Gross income – now includes things such as alimony, interest from investment income, periodic payments from pensions and retirement, unemployment proceeds, business income, plus the normal salary and wages. It excludes child support received.

Tiered System – instead of taking a percentage based on the total gross income, the tiered system now takes a percentage of each tier of income – one percentage for the first $6,000 of gross income earned per month by the paying party, another for gross income from $6,001 to $10,000, and a third for monthly gross income above $10,000. The percentages depend on the number of children at issue.  This also helps stagger payments for the income levels.

No more presumptive maximum – the goal of the new child support percentages was to give those making under $6,000 gross income relief and to give those making more than $10,000 gross income per month a higher obligation. Overall, child support is going down for parents earning $6,000 or less from what was due under the existing statute.

Calculating Child Support in Las Vegas

Child support is based on three factors. 1) Parental Income; 2) Custody time (joint or primary); and 3) the number of children. However, there are factors to deviate (adjust) from the statutory formula. Those factors include:

  • Any special educational needs of the child(ren)
  • The legal responsibility of the parties for the support of others
  • The value of services contributed by either party
  • Any public assistance paid to support the child(ren)
  • The cost of transportation of the child(ren) to and from parenting time
  • The relative income of both households, so long as the adjustment does not exceed the total obligation of the other party
  • Any other necessary expenses for the benefit of the child
  • The obligor’s ability to pay

The court may also include benefits received by a child under federal law based on a parent’s entitlement to federal disability or old-age insurance benefits in the parent’s gross income and adjust an obligor’s child support obligation to subtract the amount of the child’s benefit. However, this cannot require a payee to reimburse an obligor for any portion of the child’s benefit.

Step-by-Step Guide to Calculating Child Support

In calculating child support, there are three considerations:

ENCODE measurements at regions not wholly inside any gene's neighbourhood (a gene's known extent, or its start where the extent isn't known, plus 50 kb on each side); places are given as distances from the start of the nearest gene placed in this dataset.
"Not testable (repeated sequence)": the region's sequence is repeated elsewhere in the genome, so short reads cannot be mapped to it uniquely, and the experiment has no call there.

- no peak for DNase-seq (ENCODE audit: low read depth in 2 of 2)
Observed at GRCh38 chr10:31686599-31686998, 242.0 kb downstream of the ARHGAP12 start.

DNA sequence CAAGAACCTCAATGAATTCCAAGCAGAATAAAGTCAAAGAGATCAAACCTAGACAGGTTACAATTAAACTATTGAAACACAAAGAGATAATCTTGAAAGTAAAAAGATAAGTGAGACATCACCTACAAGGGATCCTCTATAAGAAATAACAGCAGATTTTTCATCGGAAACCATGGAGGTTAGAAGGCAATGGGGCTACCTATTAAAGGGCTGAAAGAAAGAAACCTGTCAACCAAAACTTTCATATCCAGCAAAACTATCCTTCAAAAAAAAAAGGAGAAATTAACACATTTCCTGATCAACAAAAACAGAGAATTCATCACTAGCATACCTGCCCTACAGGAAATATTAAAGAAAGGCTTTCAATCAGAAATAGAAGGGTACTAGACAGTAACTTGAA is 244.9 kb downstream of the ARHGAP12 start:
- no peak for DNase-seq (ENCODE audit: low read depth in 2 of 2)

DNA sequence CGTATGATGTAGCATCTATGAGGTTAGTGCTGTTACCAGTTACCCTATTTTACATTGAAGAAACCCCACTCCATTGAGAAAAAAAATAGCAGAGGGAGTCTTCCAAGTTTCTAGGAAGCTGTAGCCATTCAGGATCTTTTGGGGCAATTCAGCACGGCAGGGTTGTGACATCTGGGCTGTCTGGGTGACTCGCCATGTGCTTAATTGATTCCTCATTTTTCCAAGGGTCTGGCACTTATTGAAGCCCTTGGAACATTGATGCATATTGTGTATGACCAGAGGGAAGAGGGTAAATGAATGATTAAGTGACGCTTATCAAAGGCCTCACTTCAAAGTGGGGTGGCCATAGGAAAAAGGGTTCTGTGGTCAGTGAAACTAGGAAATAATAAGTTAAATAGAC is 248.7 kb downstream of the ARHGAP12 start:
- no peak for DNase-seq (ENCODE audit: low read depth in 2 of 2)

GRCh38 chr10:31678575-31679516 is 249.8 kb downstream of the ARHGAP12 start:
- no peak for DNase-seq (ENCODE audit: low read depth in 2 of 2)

• Physical Custody – There are two types of physical custody.
    1. Joint custody, which describes a situation where the child(ren) resides with each parent roughly 50% of the time.
    2. Primary custody, which describes a situation where the child(ren) resides with one parent 61% of the time or more.

In Joint custody situations, each parent’s income will be offset to calculate child support, meaning the parenting making a higher income will pay support to the parent making a lower income.

In Primary custody situations, only the income of the “non-primary” parent is used to calculate support.

  • Number of children – The number of children of the parents determine the percentages of income used in the formula. See the chart below, use our handy child support calculator here, or contact one of our helpful attorneys for more information.
  • Gross Monthly Income – The amount of money earned before taxes. It includes salary, wages, overtime, self-employment income, business income, investment income, alimony, periodic payments from pensions or retirement accounts, and unemployment. It does not include money received from child support payments.
Number of Children $6,000 $6,001 to $10,000 Over $10,000
1 Child 16% 8% 4%
2 Children 22% 11% 6%
3 Children 26% 13% 6%
4 Children 28% 14% 7%
Each Additional Child over 4 2% 1% 0.05%


Child Support Calculations for Primary Custody:

  • Take the number of children and the gross monthly income up to $6,000 and times it by the percentage indicated on the table.